"Dad's dying" said the boy.
She didn't look up. If even a muscle moved, it was lost in the darkness of the unlit living room. The boy looked around. She was gone, he thought, more gone than he had hoped for, but not as far gone as she might have been. The boy turned, the silent chatter of the television making him feel uncomfortable, the darkness of the room feeling as if it might choke him. He pushed the door into the kitchen open.
Behind him, the woman said "You're a damn liar" and took another drink.
The boy turned, looking towards her. Her eyes were glassy, murky with a texture almost like milk. He held the gaze for only a moment before she looked away, turning back towards the television. The boy turned his back on her, and walked into the kitchen.
The boy found an unspoiled microwave dinner. He shoved it into the oven, switched it on, and washed a plate from the grimy stack in the sink. By the time he had finished drying it, his dinner was ready. He dropped it onto the plate, a thin layer of melted water already shimmering over the food as he placed the plate onto a thin Formica half-table. While he picked at it, the television droned its choir in the other room. The boy parted thin sheaths of meat with the blunt end of his fork, watching as it slid precariously across the plate. He thought about skipping dinner, but he didn't think that there was anything else in. And besides, he had skipped enough of them lately, it was starting to show.
As he chewed, he slid his phone free from his pocket. "Dad says he misses you" he keyed in, and sent the message.
A reply shot back before the boy had the chance to finish chewing. "I miss him too" it said "and you too. How's mom?"
The boy waited until he finished dinner before he replied to that message. Finally, draining a glass of orange juice, the boy sent, "She's good. We're going to the cinema tomorrow."
"That sounds good" came the reply, "are you ready to log in?"
The boy closed his phone. He got up, walking through the dim emptiness of the living room towards his own private bedroom. As he closed the door, the smell of whisky faded again, and the boy started to feel just a little bit more secure. He dropped his phone to the bed, and let his fingers brush across the soft fur of his push tiger. He slid down onto his chair and slid his headphones on. The world around him dissolved. The boy powered on his monitor and keyed in his password. Directing his mouse towards the game, he felt his world blossom out before him, filling with light. By the time he had logged in, he felt a world around him, a world that he was not cut off from, a world that he was not scared of.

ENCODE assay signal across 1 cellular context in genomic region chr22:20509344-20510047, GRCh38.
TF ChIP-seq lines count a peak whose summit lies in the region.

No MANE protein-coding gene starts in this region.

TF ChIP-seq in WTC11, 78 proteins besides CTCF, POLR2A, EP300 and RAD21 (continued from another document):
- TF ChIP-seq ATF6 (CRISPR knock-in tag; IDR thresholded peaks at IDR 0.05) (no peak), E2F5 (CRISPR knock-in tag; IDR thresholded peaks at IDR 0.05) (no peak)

A message appeared. It was from the cleric, that strange Canine. The boy wasn't sure what to make of him, hadn't quite decided. The guy seemed fun, but had the air of being a bit of a newbie. The boy didn't mind. "Hey" said the message, "you ready for the dungeon?"
The boy smiled. "Aria coming?" he asked.
The cleric answered, "She's waiting for you." Somehow, this did not surprise the boy. If anything, it made him feel happier.
"I'll be right along" he said.
"Before I forget" said the Canine, "I've been meaning to ask you something."
"What is it?" asked the boy, already halfway through casting his spell, an incantation that would bring him to the side of his guild, ready to travel together into a world of adventure.
"Why do you play?" asked the Canine.
The boy almost stopped the spell. It was a question he hasn't expected, one he wasn't sure about. No, he thought. The boy knew why he played. He knew it well and good. But he wasn't sure if he wanted to actually say it.
And why would he say it? So that others would pity him? Think how poor his life must be? Think that he played this game just to escape from his life? He hasn't even told Aria how bad things had got around here. If Aria didn't know, there would be no worry, no fear, and no panic.
The boy shook his head. That was an answer, he knew that. But he also knew that it wasn't the only answer. He hadn't told most people that he played, and he didn't want to. This was his space, his world, where he could be whoever he wanted to be.
Carefully, the boy answered. "I get to be someone else here" he replied. And it was true.
There was a pause, before he received his reply. "I can understand that" said the cleric. "Well, come on, let's get going. Gunnar's keen to get this game underway, and we're nowhere without you to do your warlock stuff."
"Alright" said the boy, "let's do this, meat-bag!"